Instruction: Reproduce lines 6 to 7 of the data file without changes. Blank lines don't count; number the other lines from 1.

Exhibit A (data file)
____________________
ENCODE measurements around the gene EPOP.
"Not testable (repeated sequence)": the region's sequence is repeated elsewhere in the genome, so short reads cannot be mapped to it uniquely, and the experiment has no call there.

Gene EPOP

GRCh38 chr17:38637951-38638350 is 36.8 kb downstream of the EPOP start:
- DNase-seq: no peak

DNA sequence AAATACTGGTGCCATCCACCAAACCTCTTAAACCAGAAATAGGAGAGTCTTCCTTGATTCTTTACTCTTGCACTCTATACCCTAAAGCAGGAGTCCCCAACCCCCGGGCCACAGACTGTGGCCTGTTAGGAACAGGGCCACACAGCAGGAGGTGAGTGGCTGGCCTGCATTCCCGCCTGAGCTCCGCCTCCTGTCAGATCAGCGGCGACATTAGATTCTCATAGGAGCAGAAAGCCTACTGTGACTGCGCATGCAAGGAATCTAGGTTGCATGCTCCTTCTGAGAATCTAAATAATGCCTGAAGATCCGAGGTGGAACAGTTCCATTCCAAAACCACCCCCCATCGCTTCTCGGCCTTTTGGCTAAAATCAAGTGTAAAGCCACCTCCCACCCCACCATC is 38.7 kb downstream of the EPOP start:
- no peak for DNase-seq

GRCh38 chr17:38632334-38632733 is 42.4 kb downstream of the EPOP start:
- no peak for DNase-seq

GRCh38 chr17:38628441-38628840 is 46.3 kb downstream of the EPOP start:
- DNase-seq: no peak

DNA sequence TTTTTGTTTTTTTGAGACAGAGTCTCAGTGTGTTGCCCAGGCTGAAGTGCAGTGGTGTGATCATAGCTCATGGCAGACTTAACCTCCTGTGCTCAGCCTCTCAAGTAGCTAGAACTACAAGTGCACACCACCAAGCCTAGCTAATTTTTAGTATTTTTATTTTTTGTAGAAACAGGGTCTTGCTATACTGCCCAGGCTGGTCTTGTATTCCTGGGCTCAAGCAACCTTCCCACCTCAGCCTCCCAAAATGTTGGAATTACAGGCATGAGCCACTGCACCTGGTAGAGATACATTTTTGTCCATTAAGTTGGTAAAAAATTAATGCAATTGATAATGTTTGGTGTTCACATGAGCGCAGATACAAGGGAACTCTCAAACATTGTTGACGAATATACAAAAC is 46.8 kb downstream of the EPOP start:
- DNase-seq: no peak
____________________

DNA sequence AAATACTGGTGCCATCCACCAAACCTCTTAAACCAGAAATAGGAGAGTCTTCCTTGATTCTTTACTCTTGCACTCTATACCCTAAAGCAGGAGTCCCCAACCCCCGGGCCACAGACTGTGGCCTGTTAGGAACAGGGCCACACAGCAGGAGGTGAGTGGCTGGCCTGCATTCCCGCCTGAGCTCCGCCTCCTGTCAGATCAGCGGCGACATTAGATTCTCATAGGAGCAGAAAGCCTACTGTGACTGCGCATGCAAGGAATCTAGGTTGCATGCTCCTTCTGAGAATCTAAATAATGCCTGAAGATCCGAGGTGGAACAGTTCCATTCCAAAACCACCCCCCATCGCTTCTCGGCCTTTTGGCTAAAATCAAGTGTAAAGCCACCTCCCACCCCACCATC is 38.7 kb downstream of the EPOP start:
- no peak for DNase-seq